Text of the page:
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Comet Lulin marks the end of the world

The Burning
User ID: 605146
01/31/2009 11:34 PM
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Comet Lulin marks the end of the world
Comets are the least predictable of all celestial objects, and it was their apparently random behaviour which earned them their status in the ancient world as unrivalled omens and portents.

Despite that fearsome reputation a great comet — its tail blazing across the sky — is one of nature’s great sights. Comet Lulin, which takes centre stage this month is unlikely to be such a great comet; it does not come as close to the Earth as Hyakutake in 1996 or as close to the Sun as Hale-Bopp did in 1997. Nonetheless, it is almost certain to be visible with the naked eye from a dark site and should be easy to spot with binoculars for the whole of February.

Lulin has until now lived a quiet life in the outer reaches of the solar system. Disturbed by some unknown gravitational interaction with its neighbours, it is now passing through the inner solar system for the first time. This makes it even harder to predict what will happen; all we can do is keep an eye on the comet and hope that it brightens more than the conservative predictions suggest.

Lulin’s track is shown on our chart this month. It begins February among the faint stars of Libra, the least distinguished of the zodiacal constellations and best seen at this time of year in the early hours before dawn.

Finding even a comet as bright as Lulin among these faint stars is a challenge, but as it moves west and brightens throughout the month there are two convenient signposts.

The first is the bright star Spica in the constellation of Virgo. Finding Spica, which rises just after midnight at the start of the month, is easy.

Start with the familiar outline of the Plough, and follow the curve of the handle round across the sky. The first bright star you reach, at the bottom of a Y shape, is Arcturus in the constellation of Boötes. Keep going and you come to Spica, a slightly fainter star, steely blue to Arcturus’ warm orange. Virgo is an enormous constellation, the second largest in the sky, with the main body a rectangle of stars above and to the right of Spica.

On the night of the 16th, the comet will be very close to Spica. Point your binoculars in its direction and you should see a fuzzy ball just above the bright star. If you have trouble, put Spica just out of the field of view to avoid its brightness drowning the comet’s light, but it should be found easily enough. Who knows, there may even be a tail visible.

Comet Lulin moves during February along the bottom of Virgo and into the neighbouring constellation of Leo. To find Leo, return to the Plough and take the two stars which make up the side of the bowl nearest to the handle. Follow these down toward the horizon and you reach Regulus at the base of the sickle which is Leo’s most prominent feature. On the 27th the comet, just past its brightest, will be just over half a degree from the star which forms our second convenient signpost.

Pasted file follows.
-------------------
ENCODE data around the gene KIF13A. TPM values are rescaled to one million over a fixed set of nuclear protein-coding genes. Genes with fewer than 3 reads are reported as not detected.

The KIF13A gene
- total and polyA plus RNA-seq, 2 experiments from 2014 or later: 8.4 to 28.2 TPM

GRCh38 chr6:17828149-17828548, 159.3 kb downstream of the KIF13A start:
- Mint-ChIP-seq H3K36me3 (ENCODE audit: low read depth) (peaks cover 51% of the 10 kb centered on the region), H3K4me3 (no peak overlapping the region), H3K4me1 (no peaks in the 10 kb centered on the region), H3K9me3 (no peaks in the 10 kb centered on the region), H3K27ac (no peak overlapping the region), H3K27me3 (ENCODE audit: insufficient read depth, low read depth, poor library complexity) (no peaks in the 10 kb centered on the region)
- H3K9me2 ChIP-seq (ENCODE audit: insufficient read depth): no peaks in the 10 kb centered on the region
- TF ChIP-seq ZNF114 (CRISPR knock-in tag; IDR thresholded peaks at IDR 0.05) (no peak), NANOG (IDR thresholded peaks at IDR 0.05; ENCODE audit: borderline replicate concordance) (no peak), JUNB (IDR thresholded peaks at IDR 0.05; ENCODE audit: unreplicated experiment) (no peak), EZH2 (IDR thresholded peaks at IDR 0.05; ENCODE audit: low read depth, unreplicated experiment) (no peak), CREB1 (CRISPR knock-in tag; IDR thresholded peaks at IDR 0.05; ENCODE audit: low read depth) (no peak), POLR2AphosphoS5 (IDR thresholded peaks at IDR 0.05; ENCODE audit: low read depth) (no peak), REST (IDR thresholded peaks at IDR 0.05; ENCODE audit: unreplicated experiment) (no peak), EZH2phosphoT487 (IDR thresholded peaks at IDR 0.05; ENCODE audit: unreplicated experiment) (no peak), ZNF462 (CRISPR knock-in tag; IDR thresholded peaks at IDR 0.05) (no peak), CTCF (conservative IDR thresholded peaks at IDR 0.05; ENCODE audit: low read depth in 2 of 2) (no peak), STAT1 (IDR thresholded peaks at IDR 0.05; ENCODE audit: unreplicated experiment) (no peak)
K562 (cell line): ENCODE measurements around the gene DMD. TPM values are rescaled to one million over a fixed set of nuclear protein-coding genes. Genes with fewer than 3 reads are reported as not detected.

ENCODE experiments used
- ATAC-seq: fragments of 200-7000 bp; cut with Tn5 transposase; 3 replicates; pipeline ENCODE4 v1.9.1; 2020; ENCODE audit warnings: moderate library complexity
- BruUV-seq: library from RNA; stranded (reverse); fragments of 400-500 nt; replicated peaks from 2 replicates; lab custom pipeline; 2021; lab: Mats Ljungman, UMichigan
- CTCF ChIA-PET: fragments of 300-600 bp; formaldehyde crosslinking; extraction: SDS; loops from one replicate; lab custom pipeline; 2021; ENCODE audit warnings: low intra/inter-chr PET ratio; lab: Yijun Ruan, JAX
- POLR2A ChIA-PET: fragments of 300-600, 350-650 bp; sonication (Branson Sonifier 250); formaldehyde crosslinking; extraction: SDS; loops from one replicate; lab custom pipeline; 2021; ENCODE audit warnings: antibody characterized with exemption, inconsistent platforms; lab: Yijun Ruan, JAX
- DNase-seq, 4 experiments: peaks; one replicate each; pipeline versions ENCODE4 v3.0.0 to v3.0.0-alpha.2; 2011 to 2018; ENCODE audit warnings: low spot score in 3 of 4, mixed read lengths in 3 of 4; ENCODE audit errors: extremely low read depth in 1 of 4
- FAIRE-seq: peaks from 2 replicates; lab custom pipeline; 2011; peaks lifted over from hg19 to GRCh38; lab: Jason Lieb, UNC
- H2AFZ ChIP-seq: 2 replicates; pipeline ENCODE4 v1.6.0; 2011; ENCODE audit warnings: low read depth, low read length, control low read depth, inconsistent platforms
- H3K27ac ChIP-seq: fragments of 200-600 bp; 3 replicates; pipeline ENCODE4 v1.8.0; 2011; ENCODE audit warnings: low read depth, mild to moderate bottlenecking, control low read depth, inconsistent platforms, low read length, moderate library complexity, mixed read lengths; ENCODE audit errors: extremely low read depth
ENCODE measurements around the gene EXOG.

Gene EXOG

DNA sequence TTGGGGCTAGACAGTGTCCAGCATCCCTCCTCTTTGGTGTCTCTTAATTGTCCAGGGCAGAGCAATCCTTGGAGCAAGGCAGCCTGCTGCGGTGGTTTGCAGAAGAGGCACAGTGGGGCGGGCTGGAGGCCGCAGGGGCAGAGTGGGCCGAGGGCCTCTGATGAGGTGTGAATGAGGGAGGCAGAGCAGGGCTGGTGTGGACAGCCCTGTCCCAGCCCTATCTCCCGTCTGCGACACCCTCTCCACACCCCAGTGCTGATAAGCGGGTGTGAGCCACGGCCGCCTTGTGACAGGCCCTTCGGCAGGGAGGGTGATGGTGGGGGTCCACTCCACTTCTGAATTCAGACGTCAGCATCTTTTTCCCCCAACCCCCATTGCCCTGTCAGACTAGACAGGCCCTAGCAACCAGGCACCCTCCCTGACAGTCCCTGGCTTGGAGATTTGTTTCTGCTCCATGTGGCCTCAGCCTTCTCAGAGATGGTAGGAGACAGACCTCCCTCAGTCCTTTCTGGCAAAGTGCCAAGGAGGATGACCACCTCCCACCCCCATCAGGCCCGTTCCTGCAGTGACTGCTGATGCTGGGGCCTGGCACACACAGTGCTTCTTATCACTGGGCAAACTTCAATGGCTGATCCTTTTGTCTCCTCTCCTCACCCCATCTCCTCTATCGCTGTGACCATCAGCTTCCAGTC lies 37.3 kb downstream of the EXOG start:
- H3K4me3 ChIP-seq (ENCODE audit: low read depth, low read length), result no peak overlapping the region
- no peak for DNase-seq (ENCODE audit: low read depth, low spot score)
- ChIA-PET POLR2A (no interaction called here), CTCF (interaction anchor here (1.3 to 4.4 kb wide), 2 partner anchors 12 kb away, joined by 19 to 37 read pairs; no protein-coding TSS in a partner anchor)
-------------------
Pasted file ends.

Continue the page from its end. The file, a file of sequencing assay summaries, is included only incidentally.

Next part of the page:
By then, Lulin will already have passed by the ringed planet, Saturn, which is lurking among Leo’s hind legs. Saturn lies just above the line which joins Regulus and Spica, and at magnitude 0.2 is the brightest thing in that part of the sky. Of the other naked eye planets, both Jupiter and Mars are almost entirely lost in morning gloom, while Venus and Mercury play their traditional roles as evening and morning star respectively.

Mercury reaches its greatest western elongation, when it is furthest from the Sun in the sky, on the morning of the 13th. Despite this, it remains disappointingly low in the sky at sunrise and will be hard to see. Venus, in contrast, is a brilliant object in the southwest just after sunset.

A telescope, binoculars or even, for those with brilliant eyesight, the naked eye will reveal its phase to be a crescent which wanes over the course of the month. The planet will form a conjunction with another crescent, that of the Moon, on the 27th; look west as the sky darkens at roughly 16:45 to catch them among the stars of Pisces.

[link to www.timesonline.co.uk]
coffin maker
User ID: 618170
United Kingdom
02/19/2009 09:30 AM
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Re: Comet Lulin marks the end of the world
Fuck off you american twat, you yanks always talk fucking crap at the best of time, what you thick yanks don't know you make up , retards
Anonymous Coward
User ID: 617665
02/19/2009 09:32 AM
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Re: Comet Lulin marks the end of the world
yes comets are harbringers of horror and death and plague as all know.

the techno seers of the new millenium have forseen this and it is somewhat ironic that mankind - focusing on everything elese- misses the obvious.

the comet of horror will cast a dust of viral gamma death and half of the eartgh that faces the sun gets out put and waves and volcanos and winds all over the place

fan boats and swamp humna logging and rifders of the wind take over on new coastlines as water in shift and ground in folds.